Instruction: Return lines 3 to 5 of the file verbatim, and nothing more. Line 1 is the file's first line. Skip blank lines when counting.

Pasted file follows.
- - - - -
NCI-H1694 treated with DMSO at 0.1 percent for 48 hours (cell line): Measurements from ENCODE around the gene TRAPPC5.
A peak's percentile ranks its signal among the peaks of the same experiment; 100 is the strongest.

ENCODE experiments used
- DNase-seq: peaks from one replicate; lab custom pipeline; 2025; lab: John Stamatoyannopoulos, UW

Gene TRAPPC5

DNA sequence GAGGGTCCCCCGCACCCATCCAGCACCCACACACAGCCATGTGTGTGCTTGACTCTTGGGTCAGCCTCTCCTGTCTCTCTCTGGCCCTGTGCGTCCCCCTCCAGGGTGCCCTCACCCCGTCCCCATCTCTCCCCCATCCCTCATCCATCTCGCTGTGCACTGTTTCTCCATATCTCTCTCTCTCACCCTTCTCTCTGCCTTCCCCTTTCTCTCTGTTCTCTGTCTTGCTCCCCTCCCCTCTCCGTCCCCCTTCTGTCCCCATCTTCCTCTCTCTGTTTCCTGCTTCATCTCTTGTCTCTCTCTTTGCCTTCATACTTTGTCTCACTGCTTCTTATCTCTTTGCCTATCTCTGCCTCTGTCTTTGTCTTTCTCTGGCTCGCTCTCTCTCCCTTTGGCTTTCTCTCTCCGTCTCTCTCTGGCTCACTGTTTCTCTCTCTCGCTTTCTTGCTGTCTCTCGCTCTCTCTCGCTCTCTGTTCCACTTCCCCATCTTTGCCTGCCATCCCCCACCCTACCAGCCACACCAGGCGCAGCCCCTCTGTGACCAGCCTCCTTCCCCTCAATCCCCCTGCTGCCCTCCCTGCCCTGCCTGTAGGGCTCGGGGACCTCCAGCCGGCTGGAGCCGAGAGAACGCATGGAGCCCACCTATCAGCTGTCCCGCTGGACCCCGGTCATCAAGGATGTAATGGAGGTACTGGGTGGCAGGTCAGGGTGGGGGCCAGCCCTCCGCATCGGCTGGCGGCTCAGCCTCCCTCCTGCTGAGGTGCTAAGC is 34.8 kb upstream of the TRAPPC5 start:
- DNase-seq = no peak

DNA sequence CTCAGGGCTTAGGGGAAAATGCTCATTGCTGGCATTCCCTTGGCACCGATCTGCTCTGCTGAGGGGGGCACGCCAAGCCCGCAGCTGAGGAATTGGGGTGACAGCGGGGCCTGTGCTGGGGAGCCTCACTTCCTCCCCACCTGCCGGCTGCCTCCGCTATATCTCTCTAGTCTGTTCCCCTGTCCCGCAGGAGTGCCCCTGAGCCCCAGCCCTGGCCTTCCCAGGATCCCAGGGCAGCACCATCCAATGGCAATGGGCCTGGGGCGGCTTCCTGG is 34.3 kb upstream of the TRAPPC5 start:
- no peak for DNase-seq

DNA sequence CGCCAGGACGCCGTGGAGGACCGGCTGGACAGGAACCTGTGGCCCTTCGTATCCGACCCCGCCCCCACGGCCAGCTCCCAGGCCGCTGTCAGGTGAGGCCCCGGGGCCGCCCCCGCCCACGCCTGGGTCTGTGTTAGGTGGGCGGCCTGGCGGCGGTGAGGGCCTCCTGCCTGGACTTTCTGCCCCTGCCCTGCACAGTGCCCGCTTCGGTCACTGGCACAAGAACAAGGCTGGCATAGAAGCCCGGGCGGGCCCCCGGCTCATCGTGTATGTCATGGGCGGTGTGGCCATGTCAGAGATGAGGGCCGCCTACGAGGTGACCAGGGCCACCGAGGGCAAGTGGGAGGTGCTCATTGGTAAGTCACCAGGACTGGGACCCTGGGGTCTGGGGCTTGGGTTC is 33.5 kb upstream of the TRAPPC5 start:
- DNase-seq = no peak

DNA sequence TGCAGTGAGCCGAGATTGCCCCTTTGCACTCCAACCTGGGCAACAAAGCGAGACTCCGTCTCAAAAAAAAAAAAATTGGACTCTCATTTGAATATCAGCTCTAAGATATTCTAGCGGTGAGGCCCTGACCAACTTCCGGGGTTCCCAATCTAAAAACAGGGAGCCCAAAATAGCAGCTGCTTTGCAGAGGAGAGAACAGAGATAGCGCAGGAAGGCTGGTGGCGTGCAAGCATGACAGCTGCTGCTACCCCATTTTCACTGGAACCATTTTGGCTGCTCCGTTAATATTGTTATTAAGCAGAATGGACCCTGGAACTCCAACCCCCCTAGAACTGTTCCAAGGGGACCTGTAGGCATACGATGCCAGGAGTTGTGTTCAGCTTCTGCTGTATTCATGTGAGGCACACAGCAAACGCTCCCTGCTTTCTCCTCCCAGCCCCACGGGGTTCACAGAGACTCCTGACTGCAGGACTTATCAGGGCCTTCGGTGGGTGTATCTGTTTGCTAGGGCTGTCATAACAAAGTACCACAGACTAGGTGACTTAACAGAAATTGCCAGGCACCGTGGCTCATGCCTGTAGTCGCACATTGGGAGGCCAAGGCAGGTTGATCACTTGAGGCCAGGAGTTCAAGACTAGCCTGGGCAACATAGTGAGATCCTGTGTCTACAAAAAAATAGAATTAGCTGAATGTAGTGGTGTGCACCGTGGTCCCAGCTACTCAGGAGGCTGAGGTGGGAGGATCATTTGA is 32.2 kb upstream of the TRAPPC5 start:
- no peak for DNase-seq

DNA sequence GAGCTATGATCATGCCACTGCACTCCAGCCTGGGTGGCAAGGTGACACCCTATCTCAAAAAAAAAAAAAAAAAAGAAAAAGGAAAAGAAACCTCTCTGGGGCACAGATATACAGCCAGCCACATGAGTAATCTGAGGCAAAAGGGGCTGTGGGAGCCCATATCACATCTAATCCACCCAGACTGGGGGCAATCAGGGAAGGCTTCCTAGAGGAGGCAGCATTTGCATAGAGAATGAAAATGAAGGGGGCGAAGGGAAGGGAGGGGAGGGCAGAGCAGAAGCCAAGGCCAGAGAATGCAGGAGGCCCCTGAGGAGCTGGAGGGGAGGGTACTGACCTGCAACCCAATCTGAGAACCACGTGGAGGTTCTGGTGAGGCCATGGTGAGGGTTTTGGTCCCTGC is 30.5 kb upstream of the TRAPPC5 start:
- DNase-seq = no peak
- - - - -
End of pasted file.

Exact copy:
ENCODE experiments used
- DNase-seq: peaks from one replicate; lab custom pipeline; 2025; lab: John Stamatoyannopoulos, UW

Gene TRAPPC5